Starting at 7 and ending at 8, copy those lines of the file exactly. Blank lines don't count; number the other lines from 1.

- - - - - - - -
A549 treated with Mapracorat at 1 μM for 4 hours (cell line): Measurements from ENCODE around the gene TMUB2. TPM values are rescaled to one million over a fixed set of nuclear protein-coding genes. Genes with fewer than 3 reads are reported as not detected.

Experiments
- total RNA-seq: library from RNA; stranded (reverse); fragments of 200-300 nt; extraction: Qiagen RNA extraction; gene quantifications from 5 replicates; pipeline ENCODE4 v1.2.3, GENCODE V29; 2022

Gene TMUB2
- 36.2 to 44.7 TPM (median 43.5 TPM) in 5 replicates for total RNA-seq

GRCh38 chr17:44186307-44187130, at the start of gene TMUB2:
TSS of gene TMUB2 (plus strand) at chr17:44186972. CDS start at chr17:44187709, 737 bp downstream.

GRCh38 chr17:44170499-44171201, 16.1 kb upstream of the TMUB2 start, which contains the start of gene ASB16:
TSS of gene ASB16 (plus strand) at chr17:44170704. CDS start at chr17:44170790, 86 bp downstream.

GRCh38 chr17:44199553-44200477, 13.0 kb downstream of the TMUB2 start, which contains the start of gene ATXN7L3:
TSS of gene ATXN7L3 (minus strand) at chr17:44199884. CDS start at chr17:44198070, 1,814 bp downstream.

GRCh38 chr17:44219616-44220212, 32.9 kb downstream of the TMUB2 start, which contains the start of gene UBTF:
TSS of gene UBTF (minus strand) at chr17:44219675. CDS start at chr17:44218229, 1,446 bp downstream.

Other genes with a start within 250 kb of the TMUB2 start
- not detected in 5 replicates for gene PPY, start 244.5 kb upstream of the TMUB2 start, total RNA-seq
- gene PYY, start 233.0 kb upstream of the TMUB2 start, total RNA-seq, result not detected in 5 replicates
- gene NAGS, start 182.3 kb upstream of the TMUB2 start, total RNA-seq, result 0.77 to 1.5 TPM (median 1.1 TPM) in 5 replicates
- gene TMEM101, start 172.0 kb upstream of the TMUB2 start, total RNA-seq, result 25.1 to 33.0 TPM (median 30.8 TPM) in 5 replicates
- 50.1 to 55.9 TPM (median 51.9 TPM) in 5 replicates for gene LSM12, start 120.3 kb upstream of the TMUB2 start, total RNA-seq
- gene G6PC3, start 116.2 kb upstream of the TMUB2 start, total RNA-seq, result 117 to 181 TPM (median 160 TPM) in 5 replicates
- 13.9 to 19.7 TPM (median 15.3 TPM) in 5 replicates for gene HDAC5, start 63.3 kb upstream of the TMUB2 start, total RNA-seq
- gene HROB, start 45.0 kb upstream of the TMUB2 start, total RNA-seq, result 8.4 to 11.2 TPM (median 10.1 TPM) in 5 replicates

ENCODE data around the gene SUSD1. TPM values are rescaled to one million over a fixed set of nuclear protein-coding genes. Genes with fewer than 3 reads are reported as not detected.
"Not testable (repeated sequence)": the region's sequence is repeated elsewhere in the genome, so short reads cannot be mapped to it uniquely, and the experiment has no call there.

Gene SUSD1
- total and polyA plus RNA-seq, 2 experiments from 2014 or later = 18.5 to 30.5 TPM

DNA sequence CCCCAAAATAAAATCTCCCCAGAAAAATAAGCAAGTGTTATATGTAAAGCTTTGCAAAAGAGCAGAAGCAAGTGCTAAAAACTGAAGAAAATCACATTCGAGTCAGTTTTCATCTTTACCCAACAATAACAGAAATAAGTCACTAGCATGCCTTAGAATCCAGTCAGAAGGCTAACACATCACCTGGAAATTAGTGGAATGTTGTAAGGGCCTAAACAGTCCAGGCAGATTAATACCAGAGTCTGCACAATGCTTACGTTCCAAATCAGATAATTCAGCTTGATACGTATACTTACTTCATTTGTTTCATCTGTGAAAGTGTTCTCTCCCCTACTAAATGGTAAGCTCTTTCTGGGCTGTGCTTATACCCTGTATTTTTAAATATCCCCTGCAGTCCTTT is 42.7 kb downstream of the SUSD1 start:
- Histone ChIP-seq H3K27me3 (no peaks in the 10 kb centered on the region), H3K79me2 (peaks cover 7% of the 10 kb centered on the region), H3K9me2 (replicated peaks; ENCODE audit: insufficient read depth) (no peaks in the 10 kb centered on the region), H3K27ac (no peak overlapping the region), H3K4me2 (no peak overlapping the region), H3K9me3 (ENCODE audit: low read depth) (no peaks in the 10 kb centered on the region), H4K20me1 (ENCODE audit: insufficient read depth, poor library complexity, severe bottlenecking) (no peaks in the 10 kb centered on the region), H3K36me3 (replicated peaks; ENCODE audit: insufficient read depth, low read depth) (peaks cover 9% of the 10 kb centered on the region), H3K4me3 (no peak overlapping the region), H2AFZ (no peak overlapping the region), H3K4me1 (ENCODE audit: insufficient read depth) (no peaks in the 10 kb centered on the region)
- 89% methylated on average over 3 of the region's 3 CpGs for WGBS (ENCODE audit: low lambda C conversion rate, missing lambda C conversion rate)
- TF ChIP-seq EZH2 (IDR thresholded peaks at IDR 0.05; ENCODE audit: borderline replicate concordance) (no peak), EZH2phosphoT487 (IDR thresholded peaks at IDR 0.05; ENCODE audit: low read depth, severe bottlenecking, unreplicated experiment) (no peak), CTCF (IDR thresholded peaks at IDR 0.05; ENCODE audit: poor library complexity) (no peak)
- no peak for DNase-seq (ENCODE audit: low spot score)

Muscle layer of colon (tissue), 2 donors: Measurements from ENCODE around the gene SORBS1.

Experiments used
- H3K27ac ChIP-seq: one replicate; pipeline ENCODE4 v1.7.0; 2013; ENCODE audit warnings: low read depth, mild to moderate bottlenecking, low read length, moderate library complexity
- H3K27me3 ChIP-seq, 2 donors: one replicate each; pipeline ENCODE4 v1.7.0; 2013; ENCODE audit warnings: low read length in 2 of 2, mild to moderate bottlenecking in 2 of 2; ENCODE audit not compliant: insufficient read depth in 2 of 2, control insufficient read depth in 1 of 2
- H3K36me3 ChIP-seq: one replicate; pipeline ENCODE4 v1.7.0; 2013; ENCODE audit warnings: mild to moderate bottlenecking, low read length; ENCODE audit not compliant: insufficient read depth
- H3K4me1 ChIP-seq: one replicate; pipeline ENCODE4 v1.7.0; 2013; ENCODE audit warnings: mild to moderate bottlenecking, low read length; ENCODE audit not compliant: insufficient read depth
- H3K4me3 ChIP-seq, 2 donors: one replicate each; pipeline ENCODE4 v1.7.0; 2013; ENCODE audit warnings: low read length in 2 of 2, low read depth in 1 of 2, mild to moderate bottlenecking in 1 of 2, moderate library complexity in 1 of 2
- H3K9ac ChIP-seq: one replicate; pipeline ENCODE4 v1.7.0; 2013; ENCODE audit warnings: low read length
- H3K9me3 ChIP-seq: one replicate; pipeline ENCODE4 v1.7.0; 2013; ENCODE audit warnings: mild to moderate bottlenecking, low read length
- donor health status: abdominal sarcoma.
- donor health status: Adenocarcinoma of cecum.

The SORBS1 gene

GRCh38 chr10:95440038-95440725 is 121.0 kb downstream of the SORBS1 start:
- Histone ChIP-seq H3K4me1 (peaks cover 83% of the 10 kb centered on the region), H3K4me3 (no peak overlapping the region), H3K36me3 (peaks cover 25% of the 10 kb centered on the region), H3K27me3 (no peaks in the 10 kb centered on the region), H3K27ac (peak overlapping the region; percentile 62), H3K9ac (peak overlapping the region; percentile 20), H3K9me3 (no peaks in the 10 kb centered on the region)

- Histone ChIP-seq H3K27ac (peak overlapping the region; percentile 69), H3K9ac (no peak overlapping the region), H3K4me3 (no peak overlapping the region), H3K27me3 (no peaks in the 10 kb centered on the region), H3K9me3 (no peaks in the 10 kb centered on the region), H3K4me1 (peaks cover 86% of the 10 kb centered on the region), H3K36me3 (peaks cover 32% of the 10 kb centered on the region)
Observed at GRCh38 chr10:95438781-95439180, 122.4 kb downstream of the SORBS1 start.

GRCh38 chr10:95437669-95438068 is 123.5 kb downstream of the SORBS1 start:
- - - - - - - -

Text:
TSS of gene TMUB2 (plus strand) at chr17:44186972. CDS start at chr17:44187709, 737 bp downstream.

GRCh38 chr17:44170499-44171201, 16.1 kb upstream of the TMUB2 start, which contains the start of gene ASB16: